by Kevin Klombies, Senior Analyst

Tuesday, June 24, 2008

Chart Presentation: The End of the Quarter

In general we tend to look for indications of a change in trend around the end of the third week in the first month of a new quarter. In other words around the 22nd to the 25th day of next month. On the other hand there is the possibility that the juggernaut commodity trend could break as early as this week so we thought we would return to a chart comparison that supports this eventuality.

The reason that trend changes tend to occur late in the first month of a new quarter is that this is when the bulk of the major quarterly earnings reports are due. Between now and mid to late July the markets will be focusing on those things that have already happened while after the numbers are reported the focus will shift over to the upcoming quarter.

In any event many months ago we started to show comparisons between crude oil futures and the Nasdaq Composite Index into the cycle peak in 2000. The idea was that the trends were so similar that if history were to repeat almost exactly we would see a peak for energy prices this year some time late in the month of June. In other words… right about now.

At top right we show the Nasdaq Comp. from July of 1999 through May of 2000. At bottom right is a chart of the CRB Index from October of last year to the present day. We are using the CRB Index instead of crude oil or heating oil simply as a change of pace.

In a recent issue we commented that strange things can happen during the final few days of a quarter. Markets in a rising trend can go almost parabolic through the final week so, all things being equal, we should expect commodity prices to power upwards until some time in July.

The 2000 Nasdaq, however, was an exception to the tendency. We imagine that traders expected the Nasdaq to push to new highs into the end of March so that they could maximize returns for the quarter before moving on to something new. During the final week of March the Nasdaq began to weaken to the surprise of many and intraday on the first trading day of April the index had lost a whopping 20% of its value.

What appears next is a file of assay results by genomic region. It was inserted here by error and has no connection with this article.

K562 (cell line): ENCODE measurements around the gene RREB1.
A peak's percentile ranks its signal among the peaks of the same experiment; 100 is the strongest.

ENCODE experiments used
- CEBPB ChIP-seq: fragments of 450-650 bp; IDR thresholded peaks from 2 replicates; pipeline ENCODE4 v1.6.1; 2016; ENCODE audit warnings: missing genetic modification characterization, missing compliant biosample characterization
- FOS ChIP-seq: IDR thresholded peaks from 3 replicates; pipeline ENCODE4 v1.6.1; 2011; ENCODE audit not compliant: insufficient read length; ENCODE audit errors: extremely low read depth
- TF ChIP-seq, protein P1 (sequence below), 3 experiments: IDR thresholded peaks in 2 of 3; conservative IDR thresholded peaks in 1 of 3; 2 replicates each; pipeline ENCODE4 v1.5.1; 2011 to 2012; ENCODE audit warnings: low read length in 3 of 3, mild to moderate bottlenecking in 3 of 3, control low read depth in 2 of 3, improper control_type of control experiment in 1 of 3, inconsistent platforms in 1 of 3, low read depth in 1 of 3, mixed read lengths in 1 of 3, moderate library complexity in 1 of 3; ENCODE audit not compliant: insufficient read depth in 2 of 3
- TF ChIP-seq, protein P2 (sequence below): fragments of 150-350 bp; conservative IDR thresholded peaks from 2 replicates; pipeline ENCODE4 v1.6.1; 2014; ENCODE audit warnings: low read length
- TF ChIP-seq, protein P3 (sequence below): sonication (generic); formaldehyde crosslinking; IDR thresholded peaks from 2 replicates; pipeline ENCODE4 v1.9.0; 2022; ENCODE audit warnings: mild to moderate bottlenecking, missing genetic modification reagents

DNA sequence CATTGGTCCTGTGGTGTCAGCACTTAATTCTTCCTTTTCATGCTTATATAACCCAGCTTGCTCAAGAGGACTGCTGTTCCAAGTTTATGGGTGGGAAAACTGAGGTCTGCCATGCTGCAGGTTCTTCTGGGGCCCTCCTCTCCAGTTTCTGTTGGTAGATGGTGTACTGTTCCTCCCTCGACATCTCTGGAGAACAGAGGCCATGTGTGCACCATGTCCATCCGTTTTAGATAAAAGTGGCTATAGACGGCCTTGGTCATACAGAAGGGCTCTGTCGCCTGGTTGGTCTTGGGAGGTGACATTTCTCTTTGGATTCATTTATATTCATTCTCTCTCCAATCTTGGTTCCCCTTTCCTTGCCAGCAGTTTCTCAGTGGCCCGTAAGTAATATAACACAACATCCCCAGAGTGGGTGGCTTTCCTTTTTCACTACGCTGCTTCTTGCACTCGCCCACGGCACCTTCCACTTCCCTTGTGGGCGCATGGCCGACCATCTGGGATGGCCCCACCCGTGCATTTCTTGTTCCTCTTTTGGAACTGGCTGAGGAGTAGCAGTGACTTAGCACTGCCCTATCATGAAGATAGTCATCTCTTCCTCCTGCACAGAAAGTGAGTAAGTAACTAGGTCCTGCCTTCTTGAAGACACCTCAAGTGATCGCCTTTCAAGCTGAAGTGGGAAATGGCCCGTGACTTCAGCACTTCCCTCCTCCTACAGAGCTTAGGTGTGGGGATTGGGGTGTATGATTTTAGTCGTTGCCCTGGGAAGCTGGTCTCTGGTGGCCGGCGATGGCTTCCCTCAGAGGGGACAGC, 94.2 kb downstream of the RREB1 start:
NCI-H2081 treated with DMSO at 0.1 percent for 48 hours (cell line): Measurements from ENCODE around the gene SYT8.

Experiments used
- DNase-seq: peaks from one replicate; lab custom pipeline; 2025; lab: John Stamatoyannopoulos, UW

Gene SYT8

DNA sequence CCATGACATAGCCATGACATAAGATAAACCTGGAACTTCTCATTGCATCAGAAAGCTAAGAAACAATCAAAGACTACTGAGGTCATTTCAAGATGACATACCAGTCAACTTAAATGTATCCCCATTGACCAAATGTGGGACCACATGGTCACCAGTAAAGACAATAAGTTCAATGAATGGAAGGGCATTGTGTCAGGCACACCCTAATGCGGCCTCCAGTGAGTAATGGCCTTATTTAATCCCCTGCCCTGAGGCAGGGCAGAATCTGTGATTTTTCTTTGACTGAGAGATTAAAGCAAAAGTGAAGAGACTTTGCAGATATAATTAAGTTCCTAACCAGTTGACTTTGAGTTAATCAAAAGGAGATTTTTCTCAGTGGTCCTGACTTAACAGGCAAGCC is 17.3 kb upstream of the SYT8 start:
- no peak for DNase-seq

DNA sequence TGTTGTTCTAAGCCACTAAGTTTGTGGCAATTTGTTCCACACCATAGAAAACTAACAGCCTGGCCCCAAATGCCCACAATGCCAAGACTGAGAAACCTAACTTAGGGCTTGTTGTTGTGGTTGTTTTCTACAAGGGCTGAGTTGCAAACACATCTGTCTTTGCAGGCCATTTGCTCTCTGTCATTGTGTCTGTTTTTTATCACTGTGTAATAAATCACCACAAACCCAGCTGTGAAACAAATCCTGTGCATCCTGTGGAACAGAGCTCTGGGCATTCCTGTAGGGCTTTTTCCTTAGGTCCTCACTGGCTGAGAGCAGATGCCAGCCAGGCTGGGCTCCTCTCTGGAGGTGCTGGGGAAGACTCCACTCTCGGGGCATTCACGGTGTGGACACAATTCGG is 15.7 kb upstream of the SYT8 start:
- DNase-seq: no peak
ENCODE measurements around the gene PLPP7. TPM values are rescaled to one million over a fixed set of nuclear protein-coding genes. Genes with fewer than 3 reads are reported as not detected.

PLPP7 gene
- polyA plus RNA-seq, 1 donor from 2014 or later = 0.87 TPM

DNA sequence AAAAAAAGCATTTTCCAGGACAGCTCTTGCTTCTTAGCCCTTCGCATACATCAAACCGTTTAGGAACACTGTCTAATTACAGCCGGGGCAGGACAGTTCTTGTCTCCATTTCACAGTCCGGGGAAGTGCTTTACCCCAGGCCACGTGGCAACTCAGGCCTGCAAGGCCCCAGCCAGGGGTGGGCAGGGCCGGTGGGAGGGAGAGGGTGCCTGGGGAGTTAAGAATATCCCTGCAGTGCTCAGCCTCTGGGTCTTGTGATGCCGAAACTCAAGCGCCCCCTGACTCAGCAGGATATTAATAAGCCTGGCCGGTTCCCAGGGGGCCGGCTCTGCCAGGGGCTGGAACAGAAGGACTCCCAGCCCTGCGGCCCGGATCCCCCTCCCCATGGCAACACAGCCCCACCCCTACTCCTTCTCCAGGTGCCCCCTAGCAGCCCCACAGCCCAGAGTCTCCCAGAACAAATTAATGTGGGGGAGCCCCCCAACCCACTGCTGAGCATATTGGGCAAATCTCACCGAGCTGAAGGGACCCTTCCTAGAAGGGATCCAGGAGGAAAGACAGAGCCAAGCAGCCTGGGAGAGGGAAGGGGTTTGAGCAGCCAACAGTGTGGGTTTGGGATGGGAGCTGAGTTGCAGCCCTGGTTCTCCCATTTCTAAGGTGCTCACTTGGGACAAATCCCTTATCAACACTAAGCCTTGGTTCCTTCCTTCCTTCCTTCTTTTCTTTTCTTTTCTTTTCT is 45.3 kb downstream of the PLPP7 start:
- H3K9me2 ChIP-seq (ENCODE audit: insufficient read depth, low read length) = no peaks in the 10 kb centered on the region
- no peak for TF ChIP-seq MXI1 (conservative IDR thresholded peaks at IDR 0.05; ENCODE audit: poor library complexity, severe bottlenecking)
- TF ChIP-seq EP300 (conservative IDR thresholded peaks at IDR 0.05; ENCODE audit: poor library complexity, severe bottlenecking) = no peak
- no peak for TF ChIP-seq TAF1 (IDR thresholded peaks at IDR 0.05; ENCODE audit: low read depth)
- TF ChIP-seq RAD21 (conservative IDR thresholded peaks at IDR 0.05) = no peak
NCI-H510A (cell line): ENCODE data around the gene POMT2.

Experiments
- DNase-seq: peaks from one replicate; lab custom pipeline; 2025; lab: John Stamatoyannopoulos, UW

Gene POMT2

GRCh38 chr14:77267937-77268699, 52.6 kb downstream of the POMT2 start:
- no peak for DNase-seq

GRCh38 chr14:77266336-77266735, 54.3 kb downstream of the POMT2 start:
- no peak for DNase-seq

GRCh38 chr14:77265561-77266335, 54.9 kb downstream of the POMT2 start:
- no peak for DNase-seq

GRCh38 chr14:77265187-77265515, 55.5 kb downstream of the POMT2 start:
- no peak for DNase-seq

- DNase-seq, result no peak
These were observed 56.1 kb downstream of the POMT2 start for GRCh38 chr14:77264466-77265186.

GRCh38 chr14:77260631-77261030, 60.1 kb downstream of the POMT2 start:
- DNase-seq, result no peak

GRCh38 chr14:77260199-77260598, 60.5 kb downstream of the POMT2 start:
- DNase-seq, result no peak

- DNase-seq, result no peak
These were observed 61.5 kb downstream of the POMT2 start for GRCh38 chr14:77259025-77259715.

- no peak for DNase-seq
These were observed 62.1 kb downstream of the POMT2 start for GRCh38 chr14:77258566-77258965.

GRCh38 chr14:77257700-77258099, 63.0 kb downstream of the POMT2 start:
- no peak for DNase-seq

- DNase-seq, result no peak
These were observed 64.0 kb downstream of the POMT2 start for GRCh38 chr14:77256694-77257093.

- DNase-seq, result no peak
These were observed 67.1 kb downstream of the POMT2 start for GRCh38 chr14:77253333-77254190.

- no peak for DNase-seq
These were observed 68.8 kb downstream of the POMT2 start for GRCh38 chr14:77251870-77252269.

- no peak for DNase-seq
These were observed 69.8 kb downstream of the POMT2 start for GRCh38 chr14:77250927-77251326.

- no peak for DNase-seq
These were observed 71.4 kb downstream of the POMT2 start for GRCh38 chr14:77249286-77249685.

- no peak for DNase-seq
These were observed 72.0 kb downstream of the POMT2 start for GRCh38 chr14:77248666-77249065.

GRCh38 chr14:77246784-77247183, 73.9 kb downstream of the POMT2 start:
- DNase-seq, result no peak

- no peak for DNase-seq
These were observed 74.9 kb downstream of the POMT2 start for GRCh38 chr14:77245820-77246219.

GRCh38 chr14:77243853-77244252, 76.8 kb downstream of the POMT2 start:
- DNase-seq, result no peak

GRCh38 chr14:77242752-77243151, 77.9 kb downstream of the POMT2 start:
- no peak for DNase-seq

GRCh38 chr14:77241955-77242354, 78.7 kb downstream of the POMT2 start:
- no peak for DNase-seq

The point is that money expects the commodity trend to hold into July but given that this is a Fed meeting week and given that the commodity trend has been feeding off of a weaker dollar… almost anything could happen between this Wednesday and early next week.



Equity/Bond Markets

The chart below shows a relationship that is so curious and, we imagine, so coincidental that we hesitate to even include it. On the other hand we are rather partial to odd chart relationships…

The chart compares heating oil futures and the stock price of Merrill Lynch (MER). The argument is that the financials and energy prices are working as an offset with weakness in the banks and brokers feeding into strength in the commodity sector.

The detail that even we found odd is how tight this relationship has been. In the summer of 2006 heating oil futures were at 2.00 (shown as 20000 on the chart) with MER at or near 75 so the product of the two was ‘150’. In January when heating oil declined to 1.50 the stock price of MER was very close to 100 which (1.50 times 100) totalled up once again to 150. Last autumn when heating oil reached 2.50 the stock price of MER was 60 which gave us 150 and this month as heating oil reached 4.00 we can see that MER was very close to 37.50. 4.0 times 37.50 equals, of course, 150.

The quick point is that as long as heating oil futures hold below 4.00 the stock price of MER seems reasonable at current levels..

Quickly… the chart below right shows the U.S. 30-year T-Bond futures and the sum of the Fed funds target rate added to 3-month eurodollar futures. The idea was that when the sum rises above 100- as it did earlier this year- the bond market is at a price top. The problem is that the sum has fallen so quickly that it now looks as if long-term Treasury prices are close to being as attractive as they were back in late 1999.

Below we show copper futures and India’s Bombay Stock Exchange 200 Index. Copper prices tend to move inversely to bond prices so if copper were to follow the Bombay equity market and break to new lows it would certainly support the idea that bond prices are set to move higher.